Crafting Your Experience

New YorkHistory
NYC LGBT Historic Sites Project

LGBT Washington Square Park & Environs

This experience is sponsored, in part, by the generous support of American Express, Con Edison, and a Humanities New York Action Grant. Washington Square Park and the surrounding area had an openly LGBT presence beginning in the early 20th century. This experience provides a snapshot on some of the extant sites associated with 20th century LGBT life in this neighborhood. Visit the block of MacDougal Street just south of Washington Square that was once the cultural and social center of Greenwich Village’s bohemian set. Through the 1960s, the South Village was the location of many LGBT bars and commercial establishments with numerous LGBT writers and artists making the Village their home. See some of the area churches that fostered LGBT rights activism in the 1960s. This tour represents a selection of extant sites associated with LGBT history that are located within a small geographic area. As such, it does not represent the entire long LGBT history of New York City, nor does it entirely reflect the diversity of today’s LGBT community. This collection is limited to the research we have included on the project website so far. For more information or to suggest a site, please visit our website at www.nyclgbtsites.org.

  • 1.

    About the NYC LGBT Historic Sites Project

    About the NYC LGBT Historic Sites Project

    Learn about the NYC LGBT Historic Sites Project

  • 2.

    Oscar Wilde Memorial Bookshop

    Oscar Wilde Memorial Bookshop

    Craig Rodwell established America’s first gay and lesbian bookstore in this storefront in 1967.

  • 3.

    Eve Adams’ Tearoom

    Eve Adams’ Tearoom

    “Eve Adams’” was a popular after-theater club run by Polish-Jewish lesbian émigré from 1925 to 1926.

  • 4.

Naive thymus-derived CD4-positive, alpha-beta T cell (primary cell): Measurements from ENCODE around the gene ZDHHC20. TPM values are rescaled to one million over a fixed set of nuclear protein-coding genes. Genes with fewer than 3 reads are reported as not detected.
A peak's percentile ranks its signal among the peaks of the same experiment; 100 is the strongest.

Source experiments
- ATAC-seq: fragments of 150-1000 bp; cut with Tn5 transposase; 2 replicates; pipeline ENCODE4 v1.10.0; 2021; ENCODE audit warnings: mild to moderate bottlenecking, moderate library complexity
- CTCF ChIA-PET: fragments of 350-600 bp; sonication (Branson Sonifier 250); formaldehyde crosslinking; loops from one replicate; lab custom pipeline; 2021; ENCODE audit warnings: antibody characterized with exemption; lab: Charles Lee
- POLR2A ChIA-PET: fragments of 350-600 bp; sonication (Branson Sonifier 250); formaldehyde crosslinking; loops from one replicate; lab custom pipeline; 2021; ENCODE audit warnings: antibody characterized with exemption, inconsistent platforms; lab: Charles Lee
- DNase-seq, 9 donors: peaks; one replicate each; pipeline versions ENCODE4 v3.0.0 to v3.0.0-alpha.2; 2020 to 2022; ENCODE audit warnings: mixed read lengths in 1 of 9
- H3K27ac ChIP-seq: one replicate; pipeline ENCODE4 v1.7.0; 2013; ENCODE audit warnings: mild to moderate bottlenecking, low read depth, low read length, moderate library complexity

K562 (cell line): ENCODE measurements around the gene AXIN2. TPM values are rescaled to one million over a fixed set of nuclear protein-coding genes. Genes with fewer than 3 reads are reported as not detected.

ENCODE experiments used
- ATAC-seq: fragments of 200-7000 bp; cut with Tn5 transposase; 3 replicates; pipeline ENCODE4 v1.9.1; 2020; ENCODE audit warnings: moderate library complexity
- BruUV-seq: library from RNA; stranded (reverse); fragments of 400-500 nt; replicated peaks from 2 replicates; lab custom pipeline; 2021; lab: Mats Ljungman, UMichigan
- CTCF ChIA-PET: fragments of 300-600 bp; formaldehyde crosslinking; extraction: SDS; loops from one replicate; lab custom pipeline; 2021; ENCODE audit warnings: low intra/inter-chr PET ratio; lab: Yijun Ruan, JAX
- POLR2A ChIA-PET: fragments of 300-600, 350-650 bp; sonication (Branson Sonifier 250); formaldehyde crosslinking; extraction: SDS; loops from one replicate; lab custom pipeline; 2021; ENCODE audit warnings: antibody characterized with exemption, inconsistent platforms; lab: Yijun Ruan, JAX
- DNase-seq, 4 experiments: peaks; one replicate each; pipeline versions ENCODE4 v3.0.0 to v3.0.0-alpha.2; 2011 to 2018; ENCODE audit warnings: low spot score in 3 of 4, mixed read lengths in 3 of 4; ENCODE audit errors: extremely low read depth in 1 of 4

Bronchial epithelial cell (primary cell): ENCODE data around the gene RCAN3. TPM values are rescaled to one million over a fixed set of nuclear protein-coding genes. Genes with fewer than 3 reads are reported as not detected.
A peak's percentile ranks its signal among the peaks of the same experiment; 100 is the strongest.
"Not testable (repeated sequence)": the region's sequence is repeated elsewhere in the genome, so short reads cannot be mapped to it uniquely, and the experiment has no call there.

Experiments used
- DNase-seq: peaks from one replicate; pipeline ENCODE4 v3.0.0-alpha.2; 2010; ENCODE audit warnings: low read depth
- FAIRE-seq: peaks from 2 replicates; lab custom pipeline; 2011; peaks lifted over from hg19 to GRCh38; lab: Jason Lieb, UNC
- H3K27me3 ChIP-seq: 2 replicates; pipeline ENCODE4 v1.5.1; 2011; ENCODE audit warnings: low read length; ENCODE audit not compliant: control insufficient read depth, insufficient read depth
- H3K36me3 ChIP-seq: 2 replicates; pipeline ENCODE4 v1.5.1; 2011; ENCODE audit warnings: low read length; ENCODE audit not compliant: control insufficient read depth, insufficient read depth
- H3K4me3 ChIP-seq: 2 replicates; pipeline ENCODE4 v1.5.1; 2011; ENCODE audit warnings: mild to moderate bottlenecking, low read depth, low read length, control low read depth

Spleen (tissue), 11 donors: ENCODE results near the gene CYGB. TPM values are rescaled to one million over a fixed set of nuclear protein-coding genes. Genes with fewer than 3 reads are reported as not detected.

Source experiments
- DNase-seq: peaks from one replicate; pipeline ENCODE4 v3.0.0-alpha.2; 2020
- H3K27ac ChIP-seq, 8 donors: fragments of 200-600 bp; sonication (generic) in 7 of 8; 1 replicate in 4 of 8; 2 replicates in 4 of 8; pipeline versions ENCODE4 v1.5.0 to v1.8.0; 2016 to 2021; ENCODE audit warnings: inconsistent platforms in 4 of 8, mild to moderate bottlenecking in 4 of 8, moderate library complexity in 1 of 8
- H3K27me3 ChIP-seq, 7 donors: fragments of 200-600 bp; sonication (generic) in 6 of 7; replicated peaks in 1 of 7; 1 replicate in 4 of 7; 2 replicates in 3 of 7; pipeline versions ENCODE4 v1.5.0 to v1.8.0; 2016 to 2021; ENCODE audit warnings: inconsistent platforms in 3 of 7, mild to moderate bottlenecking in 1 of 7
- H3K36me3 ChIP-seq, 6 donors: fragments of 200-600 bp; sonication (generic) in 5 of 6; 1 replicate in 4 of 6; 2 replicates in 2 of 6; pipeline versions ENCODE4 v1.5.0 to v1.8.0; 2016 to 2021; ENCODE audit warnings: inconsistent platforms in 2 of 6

Eleanor Roosevelt Residence

    Eleanor Roosevelt Residence

    Between 1942 and 1949, was the New York City residence of First Lady Eleanor Roosevelt.

  • 5.

    Judson Memorial Church

    Judson Memorial Church

    In the 1960s and 1970s the church was home to avant-garde arts groups, and a site for LGBT gatherings.

  • 6.

    Tony Pastor’s Downtown / Gay Community Center

    Tony Pastor’s Downtown / Gay Community Center

    From 1939 to 1967, this was a mob-backed club with a mixed clientele but popular with lesbians.

  • 7.

    Washington Square U.M. Church & Parish House

    Washington Square U.M. Church & Parish House

    The church and neighboring parish house have an LGBT history beginning in 1973.

  • 8.

    Lorraine Hansberry Residence

    Lorraine Hansberry Residence

    In 1960, the playwright bought this building with money earned from her play, A Raisin in the Sun.

  • 9.

    Mad Hatter / Pony Stable Inn

    Mad Hatter / Pony Stable Inn

    From 1945 to1970, this lesbian bar was popular among a butch/femme, mostly white, working-class crowd.

  • 10.

    The Bagatelle

    The Bagatelle

    The Bagatelle, or "the Bag," was a popular lesbian bar from 1952 to 1959.

  • 11.

    Larry Kramer / Edith “Edie” Windsor Residence

    Larry Kramer / Edith “Edie” Windsor Residence

    Residence of GMHC and ACT-UP founder Larry Kramer and activist and Supreme Court plaintiff Edith Windsor.

  • 12.

    San Remo Café

    San Remo Café

    In the late 1940s and ’50s this attracted many gay artists, writers, dancers, and actors.

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